Alex Rouse wasn't down with the metric system.
The method of measurement, along with unfriendly locals and restroom fees, were "culture shock" for the Tennessee native last summer while he was playing quarterback for the Seinajoki Crocodiles in the Finnish Maple League.
Fortunately for Rouse, he found comfort on the NFL-sized field — marked off in yards, not meters — and fashioned an impressive season, tossing 26 touchdown passes to just four interceptions while leading the Crocs to their first league championship appearance in 20 years.
So impressed was Wichita Wild coach Ken Matous that he decided to turn over a team with championship potential to the 25-year-old indoor rookie.
Never miss a local story.
"No. 1, he's a tremendous athlete," Matous said on the team's first day of training camp. "He can run the football, and he can throw it too. He's a winner and he's a competitor."
After six practices, Matous remained impressed, saying before Tuesday's workout that Rouse was learning how to make the proper reads on the smaller field used in the Indoor Football League.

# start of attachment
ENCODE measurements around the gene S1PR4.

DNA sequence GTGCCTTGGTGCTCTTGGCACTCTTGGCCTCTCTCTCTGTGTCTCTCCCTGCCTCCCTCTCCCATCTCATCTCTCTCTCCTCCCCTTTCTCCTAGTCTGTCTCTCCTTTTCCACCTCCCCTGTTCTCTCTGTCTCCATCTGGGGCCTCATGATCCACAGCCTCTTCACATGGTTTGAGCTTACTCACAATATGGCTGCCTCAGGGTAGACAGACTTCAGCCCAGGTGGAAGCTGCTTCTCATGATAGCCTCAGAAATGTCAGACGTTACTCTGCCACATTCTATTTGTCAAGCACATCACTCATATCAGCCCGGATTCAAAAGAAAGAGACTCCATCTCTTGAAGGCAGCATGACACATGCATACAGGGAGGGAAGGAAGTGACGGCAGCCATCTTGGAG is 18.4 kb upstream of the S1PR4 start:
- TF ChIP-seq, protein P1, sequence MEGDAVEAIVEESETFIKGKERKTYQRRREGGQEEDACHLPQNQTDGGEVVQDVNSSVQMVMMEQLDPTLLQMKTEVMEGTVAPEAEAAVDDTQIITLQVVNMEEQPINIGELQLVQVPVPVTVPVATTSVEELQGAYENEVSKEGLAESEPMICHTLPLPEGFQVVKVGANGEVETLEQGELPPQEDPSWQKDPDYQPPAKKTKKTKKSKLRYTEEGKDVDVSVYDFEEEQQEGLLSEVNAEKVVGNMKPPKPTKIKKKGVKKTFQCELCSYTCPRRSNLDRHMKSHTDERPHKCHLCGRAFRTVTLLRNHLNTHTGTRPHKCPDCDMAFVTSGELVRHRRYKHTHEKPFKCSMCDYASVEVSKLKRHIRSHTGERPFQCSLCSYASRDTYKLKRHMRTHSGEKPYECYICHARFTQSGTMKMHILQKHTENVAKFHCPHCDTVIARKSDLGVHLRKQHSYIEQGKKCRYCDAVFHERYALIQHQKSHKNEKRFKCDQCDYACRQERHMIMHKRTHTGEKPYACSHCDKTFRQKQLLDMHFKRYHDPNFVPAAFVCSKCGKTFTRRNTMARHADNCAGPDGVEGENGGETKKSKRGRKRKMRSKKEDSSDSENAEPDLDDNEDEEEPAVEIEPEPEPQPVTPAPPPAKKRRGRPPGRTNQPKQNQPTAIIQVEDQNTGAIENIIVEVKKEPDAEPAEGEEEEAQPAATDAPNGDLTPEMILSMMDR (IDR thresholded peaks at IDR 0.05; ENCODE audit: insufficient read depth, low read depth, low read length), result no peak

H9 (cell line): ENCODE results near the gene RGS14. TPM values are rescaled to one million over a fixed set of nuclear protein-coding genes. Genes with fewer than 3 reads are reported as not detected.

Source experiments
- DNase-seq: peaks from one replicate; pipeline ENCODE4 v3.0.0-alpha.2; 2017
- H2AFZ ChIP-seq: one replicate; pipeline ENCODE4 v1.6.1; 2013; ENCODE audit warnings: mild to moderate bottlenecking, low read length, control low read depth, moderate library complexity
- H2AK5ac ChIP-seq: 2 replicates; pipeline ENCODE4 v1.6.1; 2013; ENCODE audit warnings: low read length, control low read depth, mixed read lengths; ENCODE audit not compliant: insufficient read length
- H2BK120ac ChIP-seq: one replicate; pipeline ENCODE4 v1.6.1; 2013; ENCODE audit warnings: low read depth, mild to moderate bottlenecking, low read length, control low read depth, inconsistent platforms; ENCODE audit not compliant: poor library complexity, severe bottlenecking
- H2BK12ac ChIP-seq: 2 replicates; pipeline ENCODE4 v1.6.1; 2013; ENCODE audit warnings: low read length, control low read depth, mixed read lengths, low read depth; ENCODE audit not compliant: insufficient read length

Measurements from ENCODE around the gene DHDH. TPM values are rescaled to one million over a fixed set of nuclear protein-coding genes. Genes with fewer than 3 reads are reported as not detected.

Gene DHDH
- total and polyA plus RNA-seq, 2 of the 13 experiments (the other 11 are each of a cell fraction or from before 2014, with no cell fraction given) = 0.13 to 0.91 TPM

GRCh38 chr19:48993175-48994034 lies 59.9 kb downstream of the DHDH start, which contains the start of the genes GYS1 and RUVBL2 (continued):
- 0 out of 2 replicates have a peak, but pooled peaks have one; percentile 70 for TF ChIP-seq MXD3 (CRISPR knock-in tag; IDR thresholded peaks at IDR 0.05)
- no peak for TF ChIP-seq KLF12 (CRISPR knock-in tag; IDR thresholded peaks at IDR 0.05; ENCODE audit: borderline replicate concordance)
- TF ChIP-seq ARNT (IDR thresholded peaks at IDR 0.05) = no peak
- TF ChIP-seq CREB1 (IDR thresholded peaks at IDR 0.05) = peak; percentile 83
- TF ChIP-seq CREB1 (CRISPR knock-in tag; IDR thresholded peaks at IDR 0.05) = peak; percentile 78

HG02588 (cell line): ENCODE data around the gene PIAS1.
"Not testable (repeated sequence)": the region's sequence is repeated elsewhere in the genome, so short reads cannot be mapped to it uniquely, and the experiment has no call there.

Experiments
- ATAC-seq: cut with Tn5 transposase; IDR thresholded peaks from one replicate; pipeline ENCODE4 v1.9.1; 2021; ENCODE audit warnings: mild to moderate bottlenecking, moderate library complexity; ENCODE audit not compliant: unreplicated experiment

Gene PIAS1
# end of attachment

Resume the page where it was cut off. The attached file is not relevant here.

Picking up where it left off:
"He's done well, a little off-target at times, maybe, but you can tell he's adapting," Matous said. "He's got a strong arm, there's no doubt about that."
The 6-foot-3 Rouse, an all-conference player at NCAA Division II Carson Newman College in Jefferson City, Tenn., said the fast-paced indoor game fits his style because he is a reactive, instinctive quarterback.
"You definitely have to speed things up in your head in this game," he said.
While inexperienced, Rouse will benefit from being surrounded by some of the top offensive talent in the IFL. Receiver Clinton Solomon is a star, and fellow wideout Edgar Givens is expected to have a breakout season. Running back Darius Fudge might be the league's best back.
"I can turn around and toss the ball to Fudge, who can take it 45 yards at any moment," Rouse said. "Or I can throw it deep to Edgar and Solo. They've got such big frames that they give you a little bit more room for error.
I've got the playmakers. I just have to get the ball to them."
IFL training camps are short — just two weeks, meaning that on Monday we'll see how Rouse himself measures up when the team begins its season at the Nebraska Danger.